Building Blocks

Week 8 : June 18th - 24th

Building Blocks

 

Text Input

This project will require a standardised method of text input across the platform. It's important to keep the contexts of use in mind as text input will need to be comfortable and effective while standing, sitting or moving. Text input for the AR platform does not need to be as fast as other devices such as PC or laptop, but should aim to be around as fast as mobile devices. The following will explore a variety of different types of text input.

 

Physical Keyboards

Physical keyboards are peripheral hardware for text input in devices. Using a physical device in AR would be disadvantageous as the user would need to bring this device with them, adding layers of effort and usability concerns to the platform. AR may not need the speed and efficiency of physical keyboards for text input if the level of text required is low.

QWERTY Keyboard
The traditional QWERTY physical keyboard has become the standard for the majortiy of text input tasks for computers. When it comes to an augmented reality application, these keyboards become more problematic. Carrying a dedicated peripheral device for AR text input would not be a desirable or viable solution for the majortiy of users. Physical keyboards require a large amount of space between keys for acurate text input, and while they can be miniaturised, they would still be cumbersome, especially when standing or walking.


Image Credit: Amazon.com
Multitap Keyboard
Multitap keyboards were popularised in mobile devices before the implementation of touch screens. By reducing the number of keys and assigning multiple options to each, the keyboard could be smaller and more simple for mobile use. Users would press each button multiple times to choose the letter, however multitap inputs can rely on predictive text functions, requiring the user to only press each button once in sequence.

Image Credit: wikipedia.org
Chord Keyboard
The chord keyboard is a small one handed keyboard which aims to provide the functionality of a full sized keyboard with far fewer keys. Multiple buttons can be pressed at once to produce characters and symbols. This type of keyboard is completely different to the standard QWERTY keyboard and would require a lot training to become proficient with it. Reduced success due to lack of familiarity in the concept is something to keep in mind when designing text input methods for use in AR.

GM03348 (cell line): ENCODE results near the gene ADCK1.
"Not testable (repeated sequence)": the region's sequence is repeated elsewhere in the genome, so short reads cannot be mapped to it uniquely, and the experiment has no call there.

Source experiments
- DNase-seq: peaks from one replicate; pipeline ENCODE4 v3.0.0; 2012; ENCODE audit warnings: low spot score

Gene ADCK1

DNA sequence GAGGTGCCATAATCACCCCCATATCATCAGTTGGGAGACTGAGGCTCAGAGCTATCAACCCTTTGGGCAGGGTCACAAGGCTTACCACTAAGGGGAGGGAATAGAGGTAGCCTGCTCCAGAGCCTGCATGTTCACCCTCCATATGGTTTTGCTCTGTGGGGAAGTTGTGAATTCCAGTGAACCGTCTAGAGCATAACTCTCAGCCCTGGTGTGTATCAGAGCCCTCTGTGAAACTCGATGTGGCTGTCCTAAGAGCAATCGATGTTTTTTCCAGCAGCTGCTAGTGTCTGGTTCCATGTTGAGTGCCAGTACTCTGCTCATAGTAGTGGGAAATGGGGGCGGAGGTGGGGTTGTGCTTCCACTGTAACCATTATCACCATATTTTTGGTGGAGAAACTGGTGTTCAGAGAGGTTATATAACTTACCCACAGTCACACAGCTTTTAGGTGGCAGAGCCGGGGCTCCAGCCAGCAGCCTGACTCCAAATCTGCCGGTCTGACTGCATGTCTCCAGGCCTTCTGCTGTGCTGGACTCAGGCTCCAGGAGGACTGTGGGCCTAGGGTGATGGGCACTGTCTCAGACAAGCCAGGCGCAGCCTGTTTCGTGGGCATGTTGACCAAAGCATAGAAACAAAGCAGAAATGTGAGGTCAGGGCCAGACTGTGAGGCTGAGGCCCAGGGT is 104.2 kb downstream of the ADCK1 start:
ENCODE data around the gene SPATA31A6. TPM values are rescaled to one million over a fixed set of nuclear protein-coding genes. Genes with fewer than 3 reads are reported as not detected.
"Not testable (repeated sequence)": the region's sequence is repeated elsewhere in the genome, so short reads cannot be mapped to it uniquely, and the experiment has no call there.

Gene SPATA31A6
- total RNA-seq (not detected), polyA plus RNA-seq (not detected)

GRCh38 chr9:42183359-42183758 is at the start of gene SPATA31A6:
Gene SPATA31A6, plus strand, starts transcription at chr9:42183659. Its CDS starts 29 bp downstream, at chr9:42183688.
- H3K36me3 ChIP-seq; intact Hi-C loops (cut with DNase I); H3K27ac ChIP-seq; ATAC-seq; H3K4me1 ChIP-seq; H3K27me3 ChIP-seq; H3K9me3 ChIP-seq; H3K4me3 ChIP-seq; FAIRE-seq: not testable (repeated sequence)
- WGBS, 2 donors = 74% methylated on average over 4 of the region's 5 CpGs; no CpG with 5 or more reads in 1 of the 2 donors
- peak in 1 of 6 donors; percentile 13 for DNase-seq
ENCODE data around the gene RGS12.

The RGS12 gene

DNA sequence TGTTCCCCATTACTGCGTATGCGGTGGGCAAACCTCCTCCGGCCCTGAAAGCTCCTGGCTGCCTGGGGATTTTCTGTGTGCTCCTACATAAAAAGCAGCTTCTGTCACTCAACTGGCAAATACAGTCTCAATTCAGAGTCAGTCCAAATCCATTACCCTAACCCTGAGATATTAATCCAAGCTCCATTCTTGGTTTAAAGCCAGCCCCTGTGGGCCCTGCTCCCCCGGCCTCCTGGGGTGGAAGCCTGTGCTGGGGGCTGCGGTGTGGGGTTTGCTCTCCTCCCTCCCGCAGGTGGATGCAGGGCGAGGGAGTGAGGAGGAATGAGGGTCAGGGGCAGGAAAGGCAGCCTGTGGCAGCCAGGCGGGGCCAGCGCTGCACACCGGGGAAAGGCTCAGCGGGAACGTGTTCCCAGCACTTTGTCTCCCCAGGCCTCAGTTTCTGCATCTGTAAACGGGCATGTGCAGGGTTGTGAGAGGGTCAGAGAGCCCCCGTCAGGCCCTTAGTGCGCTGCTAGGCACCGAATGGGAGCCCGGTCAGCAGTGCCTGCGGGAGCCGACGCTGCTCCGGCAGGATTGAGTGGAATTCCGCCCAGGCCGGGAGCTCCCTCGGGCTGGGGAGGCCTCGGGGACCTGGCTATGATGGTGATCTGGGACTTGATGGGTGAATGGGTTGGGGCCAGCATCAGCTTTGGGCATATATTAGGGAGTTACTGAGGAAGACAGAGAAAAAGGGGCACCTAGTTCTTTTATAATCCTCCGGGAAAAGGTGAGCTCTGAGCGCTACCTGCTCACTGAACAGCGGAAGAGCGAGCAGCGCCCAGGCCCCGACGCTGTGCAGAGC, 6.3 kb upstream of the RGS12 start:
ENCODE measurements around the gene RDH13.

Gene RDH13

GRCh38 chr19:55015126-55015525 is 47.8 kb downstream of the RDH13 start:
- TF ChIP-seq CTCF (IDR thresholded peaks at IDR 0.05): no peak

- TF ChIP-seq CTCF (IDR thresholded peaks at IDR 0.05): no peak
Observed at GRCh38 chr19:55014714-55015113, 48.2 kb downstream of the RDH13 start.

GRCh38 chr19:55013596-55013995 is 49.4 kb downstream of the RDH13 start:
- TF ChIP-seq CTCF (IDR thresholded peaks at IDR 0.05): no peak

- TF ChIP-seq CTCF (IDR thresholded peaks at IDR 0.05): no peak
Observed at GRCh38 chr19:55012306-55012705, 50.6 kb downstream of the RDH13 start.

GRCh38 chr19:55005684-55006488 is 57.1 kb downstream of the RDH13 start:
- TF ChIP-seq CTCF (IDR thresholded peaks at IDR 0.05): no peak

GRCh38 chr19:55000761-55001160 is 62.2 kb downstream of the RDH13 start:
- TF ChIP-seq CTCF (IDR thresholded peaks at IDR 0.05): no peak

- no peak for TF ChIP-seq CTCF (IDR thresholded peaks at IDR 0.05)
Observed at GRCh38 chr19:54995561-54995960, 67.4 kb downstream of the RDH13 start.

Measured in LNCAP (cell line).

Digital Keyboards

Digital software keyboards are much more promising for use in AR applications. The following examples are a mix of digital keyboards, bearing in mind the physical input device.

Mobile Software Keyboard
Mobile devices generally rely on a touchscreen with a small digital QWERTY keyboard. The reduced letter accuracy due to the size is accounted for through predictive text and suggestions based on writing habits. People are extremely familiar and comfortable with using this method of text input on a daily basis, happy to compose large emails and messages through the medium. As people already carry their phone with them, there is potential to use their phone as the primary text input for their AR device. Using the phone would ensure that users are already familiar with the concept and wouldn't require them to bring additional devices; however it could be argued that the project would fail to celebrate the real world, keeping people in their phones.